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Marriage amendment, we hardly knew ye

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Last week the Republican-controlled Senate failed to ratify a Constitutional amendment prohibiting women with crew cuts and men who genuinely love Capri pants from visiting their significant others in hospitals, collecting on deceased loved ones’ pensions, taking paid leave to care for a sick partner or any of the other roughly 1,049 federal benefits that legally married couples enjoy.

Gay couples still cannot have these things, as no states have as of yet given gay marriage the go-ahead. But it’s good news for Adam and Steve, we suppose, that their lifestyles will not be forbidden by the Constitution.

It’s a step, or maybe a misstep, in the right direction.

For the record, there are currently no gay full-time staffers here at YES! Weekly ‘— or maybe there are and we just don’t know about it. Either way, we don’t really care as long as everybody makes their deadlines and hits their goals.

And those of us who are married are unable to see how gay marriages pose a threat to our relationships.

None of us, however, are confused as to why this particular piece of legislation even saw the light of day: Elections are coming up and once again the Republicans are trying to mobilize the righteously indignant, just as they did before the 2004 presidential election.

But while homophobia proved to be a valuable tactic in that contest, this time around the fear mongering may come at a cost.

Everybody knew that this move for a Constitutional amendment was a dog, from the twinks walking the street to the old guard GOP senators like John McCain who hinted last week that he hoped he and the rest of our elected officials could soon get back to more pressing business, items like the defense authorization bill and’… oh, I don’t know’… health care?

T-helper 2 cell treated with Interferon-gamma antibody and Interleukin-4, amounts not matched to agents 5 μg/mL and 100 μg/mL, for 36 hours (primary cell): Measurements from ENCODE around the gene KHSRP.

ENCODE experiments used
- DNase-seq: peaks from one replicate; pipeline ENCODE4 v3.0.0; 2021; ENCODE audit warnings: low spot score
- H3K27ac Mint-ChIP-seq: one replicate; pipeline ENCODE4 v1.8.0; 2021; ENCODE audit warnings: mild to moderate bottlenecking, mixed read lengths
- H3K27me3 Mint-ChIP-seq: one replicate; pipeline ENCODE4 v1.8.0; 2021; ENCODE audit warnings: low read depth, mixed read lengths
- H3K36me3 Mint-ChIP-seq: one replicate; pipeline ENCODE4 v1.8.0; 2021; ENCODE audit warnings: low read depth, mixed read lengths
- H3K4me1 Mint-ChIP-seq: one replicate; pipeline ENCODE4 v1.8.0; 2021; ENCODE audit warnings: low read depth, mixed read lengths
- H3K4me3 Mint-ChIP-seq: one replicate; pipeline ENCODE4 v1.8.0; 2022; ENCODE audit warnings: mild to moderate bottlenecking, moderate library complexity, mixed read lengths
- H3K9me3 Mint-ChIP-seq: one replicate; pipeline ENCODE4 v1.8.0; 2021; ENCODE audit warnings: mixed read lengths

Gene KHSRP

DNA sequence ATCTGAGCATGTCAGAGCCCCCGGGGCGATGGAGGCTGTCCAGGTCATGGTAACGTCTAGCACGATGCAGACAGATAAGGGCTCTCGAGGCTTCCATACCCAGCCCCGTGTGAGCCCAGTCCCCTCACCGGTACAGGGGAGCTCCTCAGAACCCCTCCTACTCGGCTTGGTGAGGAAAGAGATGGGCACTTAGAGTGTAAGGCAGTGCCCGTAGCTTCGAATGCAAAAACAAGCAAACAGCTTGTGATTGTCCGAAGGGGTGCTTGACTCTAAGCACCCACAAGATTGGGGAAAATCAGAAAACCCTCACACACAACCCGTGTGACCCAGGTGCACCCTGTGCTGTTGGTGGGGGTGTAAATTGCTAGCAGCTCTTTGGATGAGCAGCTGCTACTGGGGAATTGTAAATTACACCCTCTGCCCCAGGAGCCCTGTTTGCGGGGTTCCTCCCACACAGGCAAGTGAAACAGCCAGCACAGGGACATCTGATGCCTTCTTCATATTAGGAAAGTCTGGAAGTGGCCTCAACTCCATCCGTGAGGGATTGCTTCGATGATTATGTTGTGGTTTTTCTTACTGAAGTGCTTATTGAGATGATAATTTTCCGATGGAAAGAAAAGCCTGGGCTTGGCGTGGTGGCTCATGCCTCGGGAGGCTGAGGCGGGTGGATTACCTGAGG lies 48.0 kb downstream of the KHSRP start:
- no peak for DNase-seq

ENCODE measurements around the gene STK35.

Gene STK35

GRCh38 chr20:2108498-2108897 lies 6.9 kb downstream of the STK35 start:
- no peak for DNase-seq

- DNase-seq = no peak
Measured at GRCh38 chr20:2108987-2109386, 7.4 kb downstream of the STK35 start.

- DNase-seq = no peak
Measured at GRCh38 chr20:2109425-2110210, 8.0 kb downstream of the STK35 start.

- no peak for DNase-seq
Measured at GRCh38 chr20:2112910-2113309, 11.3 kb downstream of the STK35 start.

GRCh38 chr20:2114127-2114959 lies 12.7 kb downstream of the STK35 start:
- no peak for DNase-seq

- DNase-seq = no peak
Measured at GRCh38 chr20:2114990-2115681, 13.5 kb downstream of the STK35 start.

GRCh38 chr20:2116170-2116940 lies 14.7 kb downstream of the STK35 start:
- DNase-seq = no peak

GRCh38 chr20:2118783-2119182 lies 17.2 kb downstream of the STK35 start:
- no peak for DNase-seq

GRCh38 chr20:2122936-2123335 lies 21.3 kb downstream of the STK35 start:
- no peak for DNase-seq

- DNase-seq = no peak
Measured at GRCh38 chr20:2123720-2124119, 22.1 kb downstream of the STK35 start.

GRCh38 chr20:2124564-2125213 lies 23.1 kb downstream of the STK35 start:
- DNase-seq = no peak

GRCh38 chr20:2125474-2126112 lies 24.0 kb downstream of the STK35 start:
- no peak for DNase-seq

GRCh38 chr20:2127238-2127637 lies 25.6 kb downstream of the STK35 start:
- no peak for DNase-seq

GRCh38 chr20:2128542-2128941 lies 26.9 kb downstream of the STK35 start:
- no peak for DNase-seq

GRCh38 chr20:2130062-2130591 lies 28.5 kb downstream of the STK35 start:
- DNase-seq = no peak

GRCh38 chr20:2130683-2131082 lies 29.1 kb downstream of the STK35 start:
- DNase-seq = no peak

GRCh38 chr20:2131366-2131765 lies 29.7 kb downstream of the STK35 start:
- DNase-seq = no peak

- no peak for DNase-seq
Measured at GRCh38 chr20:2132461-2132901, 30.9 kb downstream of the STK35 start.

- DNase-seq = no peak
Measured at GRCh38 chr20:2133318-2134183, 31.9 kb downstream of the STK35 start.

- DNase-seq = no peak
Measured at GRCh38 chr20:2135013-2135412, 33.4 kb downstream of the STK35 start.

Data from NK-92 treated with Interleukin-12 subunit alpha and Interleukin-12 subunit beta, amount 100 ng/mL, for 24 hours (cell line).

Even W himself is rumored to be sick of all this ‘“gay talk’” on the Hill ‘— a personal friend used an expletive to describe just how little the president cared whether Heather could have two mommies or not.

And yet they trotted out this old horse and put it on the block anyway, hoping it would rally the church supper faction to the cause while blowing smoke over the most recent allegations of inhumane conduct on the part of some of our soldiers overseas.

But these same social conservatives have seen this song and dance before: Wasn’t it on the ballot in 11 states in ’04? Has there been a significant reduction in gayness since then?

We don’t believe there has.

So those who will base their vote in November strictly on the gay thing likely recognize that the administration doesn’t actually plan to do anything about it except bring it up every two years or so to cause a stir and, apparently, waste valuable time during a finite lawmaking session. And those who adhere to a more strict definition of the label ‘“conservative,’” who lean towards policies that embrace less spending and borrowing, more personal freedom and smaller government, have one more reason not to vote the Republican ticket in November.

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